Joyce Karam
Dar Al-Hayat
December 15, 2008 - 1:00am

With less than five weeks left for the Bush administration in office,
the top U.S. diplomat to the Middle East, Assistant Secretary for Near Eastern Affairs David Welch, speaks to Al-Hayat in an exclusive interview discussing the long journey that Washington has taken in the region over the last eight years. The U.S. official who brokered the U.S.-Libyan comprehensive claims settlement agreement, calls for an effective diplomacy in the face of the increasing Iranian threat, and sees urgency in continuing the peace process and pursuing a two state solution:

• Only few weeks are left for the Bush administration, you have been one of the most active diplomats in the field, joggling between Libya, Lebanon, Palestinian territories and Israel. Looking back at the last eight years what are major accomplishments, setbacks, and challenges that you leave behind?

I think what has happened in these eight years, both in the US foreign policy as well as developments in the region, holds a historical importance. It can also offer us some clues about what will be likely the case in the future too.
On the Arab Israeli conflict, which I believe is central to our National security, we inherited beginning of the decade in 2001 a very difficult, complicated and violent picture. Today, at the end of 2008, we managed in restoring for the first time in ten years a serious negotiating process.
What does this say for the future? We wish we could be turning it over solved with an agreement. However, it is not failure that this is not the case. We have a very sophisticated file, and Secretary Condoleeza Rice intends to personally brief Secretary designate Hillary Clinton about it.
On Lebanon on the other hand, the country has its troubles I won't deny this, but it stands on its own two feet in a way it hasn't done so for many decades. Sometimes in human history, something as catastrophic as the murder, in this case the assassination of former Prime Minister Rafiq Hariri has invigorated new and good things in the country. I was in Cairo when it happened; it was devastating for the Arab world, to lose such a prominent and respected figure. Today, there is no Israeli presence in Lebanon. Instead there is a competent force deployed in the South to protect the Lebanese sovereignty and the Israeli sovereignty. Syria is not there, it is of course trying to exercise it influence but Syria and Lebanon will always have a close relationship, the question is whether it is going to be a healthy one.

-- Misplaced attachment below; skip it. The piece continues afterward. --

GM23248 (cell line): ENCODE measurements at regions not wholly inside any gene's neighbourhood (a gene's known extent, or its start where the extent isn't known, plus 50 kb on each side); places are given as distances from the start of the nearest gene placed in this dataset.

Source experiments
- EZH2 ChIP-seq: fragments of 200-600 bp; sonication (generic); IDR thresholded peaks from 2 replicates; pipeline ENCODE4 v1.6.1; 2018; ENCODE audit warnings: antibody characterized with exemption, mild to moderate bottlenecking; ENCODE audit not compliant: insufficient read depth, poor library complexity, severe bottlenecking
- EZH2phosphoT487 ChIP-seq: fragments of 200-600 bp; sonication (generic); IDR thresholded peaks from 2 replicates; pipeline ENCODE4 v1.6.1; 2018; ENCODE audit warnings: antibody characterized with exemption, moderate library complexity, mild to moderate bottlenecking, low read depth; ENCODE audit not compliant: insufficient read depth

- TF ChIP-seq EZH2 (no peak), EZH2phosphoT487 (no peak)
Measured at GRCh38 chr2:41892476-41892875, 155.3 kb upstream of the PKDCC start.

From the point of view of the Bush administration, we believe we have constructed the most solid Lebanon policy. It's a policy in its own right, and not a card as a part of another policy. As we look to the future, that presents some question to Lebanon, how will it behave as a sovereign nation?

• You personally mediated the agreement between Libya and Washington on Lockerbie case, among other issues. How did you reach the breakthrough?

There have been attempts from several American administrations to move Libya out of the game of terrorism into a more responsible behavior and away from weapons of mass destruction. And only because Libya decided to do this, it offers an alternative role model. As Americans, we took some steps too, you know my country, sometimes it is hard for Americans to close the book, and we cannot forget that Americans died, and Libyans died. Today, we have turned the page and it is very important to remove a country from terrorism list when it has done the things expected from it. In the next five years we will see dramatic changes in the policy, as Secretary Rice says there is no "hole in the policy" going from here.

• With this picture in mind, what are the major challenges in the Middle East for the next administration?

The challenges going ahead are first how to protect, sustain and advance the peace process. President Elect Barack Obama said in his press conference when he introduced his national security team that he will focus on this as a priority. That is a very important indication, especially to do that in the first term of the new administration.